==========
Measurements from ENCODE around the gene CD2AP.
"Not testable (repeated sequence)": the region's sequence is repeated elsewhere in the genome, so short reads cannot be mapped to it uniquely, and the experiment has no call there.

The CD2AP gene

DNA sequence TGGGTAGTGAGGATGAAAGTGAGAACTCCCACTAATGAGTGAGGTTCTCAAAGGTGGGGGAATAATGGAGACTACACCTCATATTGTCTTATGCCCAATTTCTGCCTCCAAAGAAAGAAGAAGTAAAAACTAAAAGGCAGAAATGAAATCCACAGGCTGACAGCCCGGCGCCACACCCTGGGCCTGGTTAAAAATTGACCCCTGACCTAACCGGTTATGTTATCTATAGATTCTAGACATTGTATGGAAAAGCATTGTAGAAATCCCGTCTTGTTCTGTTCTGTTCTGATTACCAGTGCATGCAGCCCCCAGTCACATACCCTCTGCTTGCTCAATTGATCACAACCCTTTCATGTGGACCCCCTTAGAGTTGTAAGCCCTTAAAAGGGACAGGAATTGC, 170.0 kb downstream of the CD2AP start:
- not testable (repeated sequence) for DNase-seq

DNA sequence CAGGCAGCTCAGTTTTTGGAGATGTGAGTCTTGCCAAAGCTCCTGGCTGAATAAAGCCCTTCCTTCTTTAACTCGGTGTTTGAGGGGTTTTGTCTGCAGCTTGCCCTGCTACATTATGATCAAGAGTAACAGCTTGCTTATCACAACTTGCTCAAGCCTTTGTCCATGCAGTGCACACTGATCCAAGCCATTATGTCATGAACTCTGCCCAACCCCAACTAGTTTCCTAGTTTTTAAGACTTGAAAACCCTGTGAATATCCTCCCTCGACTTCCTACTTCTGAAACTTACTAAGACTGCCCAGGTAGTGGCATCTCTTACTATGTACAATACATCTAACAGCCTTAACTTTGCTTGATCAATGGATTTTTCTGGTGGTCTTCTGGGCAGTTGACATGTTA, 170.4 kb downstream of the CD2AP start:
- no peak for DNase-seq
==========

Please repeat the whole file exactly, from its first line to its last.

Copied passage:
Measurements from ENCODE around the gene CD2AP.
"Not testable (repeated sequence)": the region's sequence is repeated elsewhere in the genome, so short reads cannot be mapped to it uniquely, and the experiment has no call there.

The CD2AP gene

DNA sequence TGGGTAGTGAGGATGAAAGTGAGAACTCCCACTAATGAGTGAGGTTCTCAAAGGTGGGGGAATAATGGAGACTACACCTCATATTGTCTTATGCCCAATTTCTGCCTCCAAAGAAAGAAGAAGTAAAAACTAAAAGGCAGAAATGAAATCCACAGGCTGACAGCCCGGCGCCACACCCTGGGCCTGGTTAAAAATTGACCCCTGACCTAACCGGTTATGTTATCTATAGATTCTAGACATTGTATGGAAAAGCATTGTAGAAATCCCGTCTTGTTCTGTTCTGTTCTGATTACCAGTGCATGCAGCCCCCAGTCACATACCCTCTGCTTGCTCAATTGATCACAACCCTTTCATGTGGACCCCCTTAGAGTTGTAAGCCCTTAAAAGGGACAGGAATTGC, 170.0 kb downstream of the CD2AP start:
- not testable (repeated sequence) for DNase-seq

DNA sequence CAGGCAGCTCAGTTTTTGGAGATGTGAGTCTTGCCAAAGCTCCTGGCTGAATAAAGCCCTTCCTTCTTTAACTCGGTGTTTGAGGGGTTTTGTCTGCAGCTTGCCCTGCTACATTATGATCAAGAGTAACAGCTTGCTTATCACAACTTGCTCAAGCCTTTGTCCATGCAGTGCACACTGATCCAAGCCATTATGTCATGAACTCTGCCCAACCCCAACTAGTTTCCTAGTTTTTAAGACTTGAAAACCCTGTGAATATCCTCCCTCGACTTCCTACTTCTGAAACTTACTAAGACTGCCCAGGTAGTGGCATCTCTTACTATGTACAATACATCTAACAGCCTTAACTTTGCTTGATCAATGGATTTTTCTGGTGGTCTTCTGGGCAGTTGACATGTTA, 170.4 kb downstream of the CD2AP start:
- no peak for DNase-seq